Stockholm, November 20, 2023 – Azerbaijani authorities should release Abzas Media director Ulvi Hasanli and allow the country’s beleaguered independent media to work freely, the Committee to Protect Journalists said Monday.
Police in the capital, Baku, detained Hasanli outside his apartment early Monday morning on suspicion of unlawfully bringing money into the country, Hasanli’s lawyer, Zibeyda Sadygova, told CPJ by messaging app. Police later raided the apartment and searched Abzas Media’s offices, according to multiple news reports; Sadygova told CPJ that authorities claim to have found 40,000 euros (US$43,770) in the office.
In a statement published on Facebook, Abzas Media said that Hasanli’s arrest and the raid were part of Azerbaijan President Ilham Aliyev’s pressure on the outlet for “a series of investigations into the corruption crimes of the President and officials appointed by him.” In recent months, privately owned Abzas Media has published investigations into the origins of the wealth of senior state officials and relatives of President Aliyev.
“The raid on the offices of Abzas Media, one of the few domestic Azerbaijani media outlets that still dares to investigate official corruption, and the arrest of its director Ulvi Hasanli, appear to be in retaliation for the outlet’s pioneering journalism,” said CPJ Advocacy and Communications Director Gypsy Guillén Kaiser, in New York. “Azerbaijani authorities should immediately release Hasanli and end their harassment of Abzas Media.”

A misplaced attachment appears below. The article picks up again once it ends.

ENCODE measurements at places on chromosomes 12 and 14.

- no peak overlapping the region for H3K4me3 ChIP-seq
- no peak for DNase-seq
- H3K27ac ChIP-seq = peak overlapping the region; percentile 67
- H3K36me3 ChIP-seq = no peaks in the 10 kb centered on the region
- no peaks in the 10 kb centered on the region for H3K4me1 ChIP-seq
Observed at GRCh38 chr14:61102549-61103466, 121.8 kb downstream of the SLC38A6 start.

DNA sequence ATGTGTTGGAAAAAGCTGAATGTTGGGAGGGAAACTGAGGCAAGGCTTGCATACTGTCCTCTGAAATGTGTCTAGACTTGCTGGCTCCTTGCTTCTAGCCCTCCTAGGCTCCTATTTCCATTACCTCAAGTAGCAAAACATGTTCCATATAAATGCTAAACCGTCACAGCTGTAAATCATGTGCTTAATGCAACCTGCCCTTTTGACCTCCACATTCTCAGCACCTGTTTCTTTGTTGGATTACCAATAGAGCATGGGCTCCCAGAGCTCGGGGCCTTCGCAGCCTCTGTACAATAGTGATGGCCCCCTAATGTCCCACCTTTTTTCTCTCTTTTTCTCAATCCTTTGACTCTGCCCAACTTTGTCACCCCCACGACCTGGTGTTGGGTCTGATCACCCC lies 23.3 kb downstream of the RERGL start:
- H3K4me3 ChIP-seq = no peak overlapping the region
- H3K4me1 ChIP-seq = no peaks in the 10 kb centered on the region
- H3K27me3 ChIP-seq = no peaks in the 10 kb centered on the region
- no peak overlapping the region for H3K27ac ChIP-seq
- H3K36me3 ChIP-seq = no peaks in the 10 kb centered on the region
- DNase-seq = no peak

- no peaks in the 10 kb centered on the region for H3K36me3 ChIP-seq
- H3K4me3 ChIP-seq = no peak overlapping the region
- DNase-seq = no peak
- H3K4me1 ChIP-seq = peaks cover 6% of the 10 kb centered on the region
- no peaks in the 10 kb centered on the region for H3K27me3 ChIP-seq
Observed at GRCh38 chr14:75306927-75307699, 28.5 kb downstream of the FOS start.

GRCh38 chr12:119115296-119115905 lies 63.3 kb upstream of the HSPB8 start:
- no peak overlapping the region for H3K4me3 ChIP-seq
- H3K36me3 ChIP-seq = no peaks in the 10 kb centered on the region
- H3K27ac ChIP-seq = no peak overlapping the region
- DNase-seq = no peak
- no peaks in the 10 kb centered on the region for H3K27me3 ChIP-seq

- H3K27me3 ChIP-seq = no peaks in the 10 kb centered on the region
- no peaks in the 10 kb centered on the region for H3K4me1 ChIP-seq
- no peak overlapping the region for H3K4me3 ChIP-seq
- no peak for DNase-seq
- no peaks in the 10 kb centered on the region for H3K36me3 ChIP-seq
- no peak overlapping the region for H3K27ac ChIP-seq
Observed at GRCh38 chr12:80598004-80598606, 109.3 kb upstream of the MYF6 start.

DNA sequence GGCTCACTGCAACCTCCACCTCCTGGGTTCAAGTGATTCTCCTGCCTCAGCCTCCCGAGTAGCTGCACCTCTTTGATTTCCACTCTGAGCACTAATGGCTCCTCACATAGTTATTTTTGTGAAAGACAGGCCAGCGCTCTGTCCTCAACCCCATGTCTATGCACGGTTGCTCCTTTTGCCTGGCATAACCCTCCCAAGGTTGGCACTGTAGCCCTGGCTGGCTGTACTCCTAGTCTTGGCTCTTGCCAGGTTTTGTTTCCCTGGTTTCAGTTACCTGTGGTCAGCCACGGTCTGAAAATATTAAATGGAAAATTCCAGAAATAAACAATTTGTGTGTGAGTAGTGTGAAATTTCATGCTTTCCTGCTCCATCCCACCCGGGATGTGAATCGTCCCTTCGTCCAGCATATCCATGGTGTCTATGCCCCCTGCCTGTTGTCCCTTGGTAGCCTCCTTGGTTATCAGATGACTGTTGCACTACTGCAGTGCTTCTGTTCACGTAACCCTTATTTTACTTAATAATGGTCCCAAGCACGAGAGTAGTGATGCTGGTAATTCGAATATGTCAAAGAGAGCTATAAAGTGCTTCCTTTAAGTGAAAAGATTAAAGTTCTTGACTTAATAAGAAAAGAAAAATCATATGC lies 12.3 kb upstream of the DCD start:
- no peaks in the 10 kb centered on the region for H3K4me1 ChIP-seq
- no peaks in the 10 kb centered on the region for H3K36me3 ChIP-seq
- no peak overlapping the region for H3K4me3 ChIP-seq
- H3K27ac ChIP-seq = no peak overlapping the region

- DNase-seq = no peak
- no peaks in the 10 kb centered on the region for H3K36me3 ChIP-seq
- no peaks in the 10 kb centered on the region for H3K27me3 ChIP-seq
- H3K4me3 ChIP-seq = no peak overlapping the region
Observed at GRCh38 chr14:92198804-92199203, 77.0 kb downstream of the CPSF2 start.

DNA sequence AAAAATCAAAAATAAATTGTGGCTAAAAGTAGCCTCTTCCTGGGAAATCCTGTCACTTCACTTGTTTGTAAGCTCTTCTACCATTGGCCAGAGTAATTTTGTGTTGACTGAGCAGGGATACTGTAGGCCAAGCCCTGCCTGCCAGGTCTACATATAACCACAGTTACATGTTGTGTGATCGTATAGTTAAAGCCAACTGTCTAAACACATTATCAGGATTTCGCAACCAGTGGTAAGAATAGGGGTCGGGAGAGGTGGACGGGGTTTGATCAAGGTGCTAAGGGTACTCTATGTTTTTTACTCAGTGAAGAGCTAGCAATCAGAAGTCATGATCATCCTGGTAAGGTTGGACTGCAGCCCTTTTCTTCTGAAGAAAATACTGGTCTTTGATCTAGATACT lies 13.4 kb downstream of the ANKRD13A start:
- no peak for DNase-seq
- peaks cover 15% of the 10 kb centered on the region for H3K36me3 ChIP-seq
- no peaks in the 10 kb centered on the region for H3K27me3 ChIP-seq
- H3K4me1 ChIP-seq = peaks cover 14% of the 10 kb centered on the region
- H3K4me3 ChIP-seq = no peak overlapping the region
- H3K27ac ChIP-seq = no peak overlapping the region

If Hasanli is charged and convicted of unlawfully bringing money into the country, he could be sentenced to up to eight years in prison, according to article 206.3.2 of Azerbaijan’s criminal code.
Hasanli left his home at around 4:30 a.m. to take a flight abroad but failed to board that flight, the outlet’s chief editor Sevinj Vagifgizi told local news agency Turan. In a voice recording published by Abzas Media, Hasanli said he entered a taxi outside his home when a vehicle blocked the taxi’s path and masked men came out and grabbed him from the vehicle, punching him in the eye. The men took him to Baku City Police Department, where officers punched and kicked him and asked him why Abzas Media writes about corruption, he said. He was later taken to the Khatai District Temporary Detention Center in Baku, according to Abzas Media.
At around midday, Baku police searched the Abzas Media office for around five hours, forcefully removing journalists who attempted to film outside the building, footage posted by Abzas Media shows. Abzas Media staff told Turan that they believe the 40,000 euros allegedly found by police had nothing to with the outlet or Hasanli and claimed the money had been placed there by police to provide a legal basis for possible charges against Hasanli and Abzas Media.
Abzas Media is one of a handful of independent outlets that remain in the country following a series of raids, arrests, and criminal investigations against independent media and press freedom groups since 2014.
On November 30, Azerbaijan’s Minister of Internal Affairs, Vilayat Eyvazov, told CPJ by email that claims that charges against Hasanli were related to his work were “completely groundless.” Eyvazov said that Hasanli, together with Abzas Media chief editor Sevinj Vagifgizi and Hasanli’s assistant Mahammad Kekalov—who were arrested on November 21 and November 20 respectively—had smuggled “a large amount of foreign currency” across Azerbaijan’s state border “outside of customs control or secretly and without declaring it,” and that the 40,000 euros allegedly found in Abzas Media’s office was “a part of” the smuggled currency.
Editor’s note: This text has been updated in the ninth paragraph to include comment from the Vilayat Eyvazov, Azerbaijan’s minister of internal affairs.